The Left's Tea Party

As the Senate vote on health care looms, some liberals are frantically mounting an eleventh-hour effort to kill the bill. Dana Goldstein on the opposition’s last-ditch tactics.

With the Senate hurdling toward a Thursday vote on health-care reform—and with passage all but a foregone conclusion—Democratic legislators and the White House are facing heat from the left wing of the party, which is angry over concessions in the bill and mobilizing furiously to reassert a liberal health-care agenda. Some, including Service Employees International Union President Andy Stern and Health Care for America Now, the coalition of pro-reform liberal groups, are playing realpolitik, focusing on the House-Senate reconciliation process ahead, in which there may be some limited opportunities to move the final legislation to the left.

Meanwhile, a group of outspoken netroots bloggers and activists are engaged in a seemingly quixotic bid to pressure progressive legislators to “ kill the bill” unless the conference committee reinserts the public-insurance option spiked by the Senate, a highly unlikely outcome. What’s clear is that none of the major players seem quite ready to lay down arms and let the Obama administration and congressional leaders call the shots. At least not yet.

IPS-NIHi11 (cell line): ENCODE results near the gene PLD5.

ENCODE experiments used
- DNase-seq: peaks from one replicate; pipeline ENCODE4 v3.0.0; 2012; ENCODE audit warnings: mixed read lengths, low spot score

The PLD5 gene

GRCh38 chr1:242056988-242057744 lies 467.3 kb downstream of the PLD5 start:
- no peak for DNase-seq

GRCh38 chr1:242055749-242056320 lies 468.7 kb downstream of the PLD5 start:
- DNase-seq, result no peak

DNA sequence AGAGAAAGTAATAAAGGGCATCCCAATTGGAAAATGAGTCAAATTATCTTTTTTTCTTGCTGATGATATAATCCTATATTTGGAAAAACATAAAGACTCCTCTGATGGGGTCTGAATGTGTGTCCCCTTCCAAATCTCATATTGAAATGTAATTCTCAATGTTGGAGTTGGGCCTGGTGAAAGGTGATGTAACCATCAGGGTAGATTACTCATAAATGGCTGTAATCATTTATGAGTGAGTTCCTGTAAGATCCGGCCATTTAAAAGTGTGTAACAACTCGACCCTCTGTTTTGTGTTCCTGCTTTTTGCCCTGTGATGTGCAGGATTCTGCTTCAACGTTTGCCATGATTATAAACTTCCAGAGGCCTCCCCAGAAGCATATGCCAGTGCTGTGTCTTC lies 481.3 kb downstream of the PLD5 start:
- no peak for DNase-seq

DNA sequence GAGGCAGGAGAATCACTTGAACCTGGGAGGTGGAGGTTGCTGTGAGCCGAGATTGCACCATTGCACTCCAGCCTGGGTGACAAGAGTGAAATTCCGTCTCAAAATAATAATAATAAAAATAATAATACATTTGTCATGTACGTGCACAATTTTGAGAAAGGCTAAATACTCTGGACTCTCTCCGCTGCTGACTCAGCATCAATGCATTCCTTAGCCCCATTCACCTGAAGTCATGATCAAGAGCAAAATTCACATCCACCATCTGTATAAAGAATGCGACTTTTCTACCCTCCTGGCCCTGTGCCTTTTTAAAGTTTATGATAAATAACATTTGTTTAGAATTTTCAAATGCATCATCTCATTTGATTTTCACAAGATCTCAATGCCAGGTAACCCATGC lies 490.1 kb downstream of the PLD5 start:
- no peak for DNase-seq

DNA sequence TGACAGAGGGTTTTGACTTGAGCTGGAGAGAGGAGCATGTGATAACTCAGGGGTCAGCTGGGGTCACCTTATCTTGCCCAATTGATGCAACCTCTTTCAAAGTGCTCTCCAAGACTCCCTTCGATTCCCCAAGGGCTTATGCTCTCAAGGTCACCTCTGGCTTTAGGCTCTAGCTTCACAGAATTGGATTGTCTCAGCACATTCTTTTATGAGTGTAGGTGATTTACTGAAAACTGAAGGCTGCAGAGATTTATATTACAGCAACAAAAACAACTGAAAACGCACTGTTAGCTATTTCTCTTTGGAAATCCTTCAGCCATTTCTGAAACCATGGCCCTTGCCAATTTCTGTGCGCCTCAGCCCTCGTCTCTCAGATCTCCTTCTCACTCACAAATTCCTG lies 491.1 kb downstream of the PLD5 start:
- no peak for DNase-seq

“The fact is that there’s not going to be reconciliation. What people have to get their minds around is that we can still improve the bill in significant ways in conference.”

Former Democratic National Committee Chairman Howard Dean and netroots leaders such as Markos Moulitsas of DailyKos and Jane Hamsher of Firedoglake are asking that the White House switch tactics and resort to budget reconciliation, a parliamentary maneuver that would allow a more liberal bill to pass with a simple majority of 51 senators, instead of a filibuster-proof 60 votes. On Tuesday, the Progressive Change Campaign Committee, a lefty PAC with a 300,000-member email list, launched a “We Need a Hero” campaign, airing targeted television ads asking four senators—Bernie Sanders of Vermont, Russ Feingold of Wisconsin, Al Franken of Minnesota, and Sherrod Brown of Ohio—to vow to filibuster any bill that comes out of the conference committee without a public option attached. All four of the senators have already released statements saying they will reluctantly support a public option-free bill, though Adam Green, co-founder of the PCCC, said he believes Feingold or Sanders are the most likely to be moved.